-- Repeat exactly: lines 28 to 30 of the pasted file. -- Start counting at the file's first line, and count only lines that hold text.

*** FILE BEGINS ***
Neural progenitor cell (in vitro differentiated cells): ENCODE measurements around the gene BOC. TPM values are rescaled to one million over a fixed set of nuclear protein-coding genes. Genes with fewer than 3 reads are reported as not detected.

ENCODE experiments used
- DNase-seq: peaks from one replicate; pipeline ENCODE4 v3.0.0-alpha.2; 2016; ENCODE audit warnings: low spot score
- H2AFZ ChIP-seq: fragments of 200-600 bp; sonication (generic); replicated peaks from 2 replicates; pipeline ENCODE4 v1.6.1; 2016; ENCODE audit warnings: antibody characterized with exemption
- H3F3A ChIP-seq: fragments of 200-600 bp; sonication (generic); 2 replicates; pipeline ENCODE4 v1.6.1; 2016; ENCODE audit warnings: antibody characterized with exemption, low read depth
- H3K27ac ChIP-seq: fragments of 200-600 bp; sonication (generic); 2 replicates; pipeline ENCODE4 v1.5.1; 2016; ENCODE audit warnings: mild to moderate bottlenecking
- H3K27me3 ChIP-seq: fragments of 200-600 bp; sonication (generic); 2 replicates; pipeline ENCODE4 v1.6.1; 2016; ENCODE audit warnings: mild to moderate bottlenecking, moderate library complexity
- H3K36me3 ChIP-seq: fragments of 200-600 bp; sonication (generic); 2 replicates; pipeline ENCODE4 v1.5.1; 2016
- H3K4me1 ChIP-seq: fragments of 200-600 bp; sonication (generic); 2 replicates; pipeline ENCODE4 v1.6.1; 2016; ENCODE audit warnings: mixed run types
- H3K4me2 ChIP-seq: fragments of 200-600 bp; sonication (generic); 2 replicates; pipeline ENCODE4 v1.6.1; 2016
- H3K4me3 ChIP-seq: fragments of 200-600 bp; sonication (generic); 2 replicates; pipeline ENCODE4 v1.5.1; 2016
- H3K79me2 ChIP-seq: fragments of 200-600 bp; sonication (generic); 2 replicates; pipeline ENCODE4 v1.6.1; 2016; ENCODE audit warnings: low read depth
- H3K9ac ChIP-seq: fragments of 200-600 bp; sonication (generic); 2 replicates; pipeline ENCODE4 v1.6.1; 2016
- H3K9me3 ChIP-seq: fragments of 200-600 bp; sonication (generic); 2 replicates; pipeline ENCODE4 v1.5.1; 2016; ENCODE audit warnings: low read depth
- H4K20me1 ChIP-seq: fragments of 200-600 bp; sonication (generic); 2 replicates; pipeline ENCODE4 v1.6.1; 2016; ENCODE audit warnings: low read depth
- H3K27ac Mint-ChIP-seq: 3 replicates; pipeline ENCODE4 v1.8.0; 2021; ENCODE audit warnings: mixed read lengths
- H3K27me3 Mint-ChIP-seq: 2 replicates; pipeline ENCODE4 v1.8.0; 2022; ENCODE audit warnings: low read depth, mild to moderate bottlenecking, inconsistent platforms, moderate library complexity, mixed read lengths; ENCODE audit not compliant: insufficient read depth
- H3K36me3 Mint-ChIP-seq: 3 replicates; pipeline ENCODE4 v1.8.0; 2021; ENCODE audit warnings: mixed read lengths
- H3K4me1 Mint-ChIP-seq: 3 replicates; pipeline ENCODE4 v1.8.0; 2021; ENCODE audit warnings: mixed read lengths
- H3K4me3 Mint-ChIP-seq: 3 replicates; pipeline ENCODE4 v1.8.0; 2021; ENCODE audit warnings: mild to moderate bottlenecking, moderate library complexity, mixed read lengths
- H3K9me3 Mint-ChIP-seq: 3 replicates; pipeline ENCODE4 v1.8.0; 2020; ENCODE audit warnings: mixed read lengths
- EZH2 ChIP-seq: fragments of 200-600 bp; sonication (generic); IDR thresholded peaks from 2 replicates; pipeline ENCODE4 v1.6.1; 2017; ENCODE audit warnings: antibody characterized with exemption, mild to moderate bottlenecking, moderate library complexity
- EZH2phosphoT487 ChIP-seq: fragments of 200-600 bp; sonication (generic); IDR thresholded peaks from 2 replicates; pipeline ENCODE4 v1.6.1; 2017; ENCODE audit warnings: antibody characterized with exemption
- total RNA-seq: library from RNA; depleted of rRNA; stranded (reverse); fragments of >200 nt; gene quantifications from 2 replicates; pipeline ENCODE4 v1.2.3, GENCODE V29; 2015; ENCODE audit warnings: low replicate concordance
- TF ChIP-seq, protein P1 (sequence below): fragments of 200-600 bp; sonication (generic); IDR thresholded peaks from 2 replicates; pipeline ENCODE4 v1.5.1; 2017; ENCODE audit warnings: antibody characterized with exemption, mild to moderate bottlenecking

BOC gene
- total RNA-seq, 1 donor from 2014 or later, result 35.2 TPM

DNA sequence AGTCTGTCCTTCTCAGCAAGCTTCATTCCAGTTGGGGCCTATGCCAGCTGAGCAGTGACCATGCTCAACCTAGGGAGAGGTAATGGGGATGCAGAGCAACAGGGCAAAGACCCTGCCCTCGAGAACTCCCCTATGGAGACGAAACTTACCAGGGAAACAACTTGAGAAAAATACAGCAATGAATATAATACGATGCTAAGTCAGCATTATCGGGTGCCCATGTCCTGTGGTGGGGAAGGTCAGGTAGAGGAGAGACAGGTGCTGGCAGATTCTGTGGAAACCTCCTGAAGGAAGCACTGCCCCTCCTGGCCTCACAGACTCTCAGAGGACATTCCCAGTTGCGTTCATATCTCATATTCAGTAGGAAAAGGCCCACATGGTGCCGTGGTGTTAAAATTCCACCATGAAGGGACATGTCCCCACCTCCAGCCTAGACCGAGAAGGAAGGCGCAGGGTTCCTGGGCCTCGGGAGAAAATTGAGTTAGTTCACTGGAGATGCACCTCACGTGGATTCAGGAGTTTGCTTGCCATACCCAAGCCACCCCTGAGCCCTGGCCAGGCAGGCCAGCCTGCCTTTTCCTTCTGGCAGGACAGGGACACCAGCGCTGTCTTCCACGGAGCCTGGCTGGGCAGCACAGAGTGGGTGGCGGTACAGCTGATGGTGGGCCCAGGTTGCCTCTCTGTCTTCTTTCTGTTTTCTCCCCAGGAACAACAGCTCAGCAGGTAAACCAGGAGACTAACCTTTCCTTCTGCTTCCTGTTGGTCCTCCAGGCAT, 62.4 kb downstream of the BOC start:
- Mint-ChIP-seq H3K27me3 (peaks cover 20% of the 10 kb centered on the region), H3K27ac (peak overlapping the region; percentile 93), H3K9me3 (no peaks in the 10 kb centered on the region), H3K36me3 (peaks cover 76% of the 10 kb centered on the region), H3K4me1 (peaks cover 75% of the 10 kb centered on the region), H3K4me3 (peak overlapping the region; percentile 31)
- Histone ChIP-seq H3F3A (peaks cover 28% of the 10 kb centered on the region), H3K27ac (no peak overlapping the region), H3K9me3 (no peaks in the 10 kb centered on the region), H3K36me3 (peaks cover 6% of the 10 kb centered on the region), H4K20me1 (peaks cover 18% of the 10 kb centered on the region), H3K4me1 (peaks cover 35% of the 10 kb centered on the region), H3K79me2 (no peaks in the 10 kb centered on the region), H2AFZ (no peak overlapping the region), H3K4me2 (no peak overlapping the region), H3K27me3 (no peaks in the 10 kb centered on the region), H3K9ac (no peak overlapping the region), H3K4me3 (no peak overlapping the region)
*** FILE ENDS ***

DNA sequence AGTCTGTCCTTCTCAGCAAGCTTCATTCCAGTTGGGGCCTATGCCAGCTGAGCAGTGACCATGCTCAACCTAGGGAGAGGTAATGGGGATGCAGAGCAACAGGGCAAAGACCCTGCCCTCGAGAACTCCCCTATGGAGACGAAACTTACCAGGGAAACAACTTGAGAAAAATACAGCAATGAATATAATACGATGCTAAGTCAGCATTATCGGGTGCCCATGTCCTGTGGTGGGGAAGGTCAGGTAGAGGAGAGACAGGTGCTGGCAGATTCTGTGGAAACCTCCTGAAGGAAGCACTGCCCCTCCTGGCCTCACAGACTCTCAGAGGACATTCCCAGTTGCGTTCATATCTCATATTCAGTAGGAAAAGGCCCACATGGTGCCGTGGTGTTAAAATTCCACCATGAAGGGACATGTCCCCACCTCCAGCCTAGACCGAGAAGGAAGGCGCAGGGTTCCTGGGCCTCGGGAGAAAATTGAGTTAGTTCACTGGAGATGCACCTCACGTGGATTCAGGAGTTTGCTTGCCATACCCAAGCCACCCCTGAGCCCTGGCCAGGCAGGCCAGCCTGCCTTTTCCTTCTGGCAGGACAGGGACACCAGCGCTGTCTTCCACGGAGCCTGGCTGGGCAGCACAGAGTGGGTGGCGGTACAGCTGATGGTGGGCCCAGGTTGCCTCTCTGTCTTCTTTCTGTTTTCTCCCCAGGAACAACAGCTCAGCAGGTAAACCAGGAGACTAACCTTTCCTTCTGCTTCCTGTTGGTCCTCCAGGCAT, 62.4 kb downstream of the BOC start:
- Mint-ChIP-seq H3K27me3 (peaks cover 20% of the 10 kb centered on the region), H3K27ac (peak overlapping the region; percentile 93), H3K9me3 (no peaks in the 10 kb centered on the region), H3K36me3 (peaks cover 76% of the 10 kb centered on the region), H3K4me1 (peaks cover 75% of the 10 kb centered on the region), H3K4me3 (peak overlapping the region; percentile 31)
- Histone ChIP-seq H3F3A (peaks cover 28% of the 10 kb centered on the region), H3K27ac (no peak overlapping the region), H3K9me3 (no peaks in the 10 kb centered on the region), H3K36me3 (peaks cover 6% of the 10 kb centered on the region), H4K20me1 (peaks cover 18% of the 10 kb centered on the region), H3K4me1 (peaks cover 35% of the 10 kb centered on the region), H3K79me2 (no peaks in the 10 kb centered on the region), H2AFZ (no peak overlapping the region), H3K4me2 (no peak overlapping the region), H3K27me3 (no peaks in the 10 kb centered on the region), H3K9ac (no peak overlapping the region), H3K4me3 (no peak overlapping the region)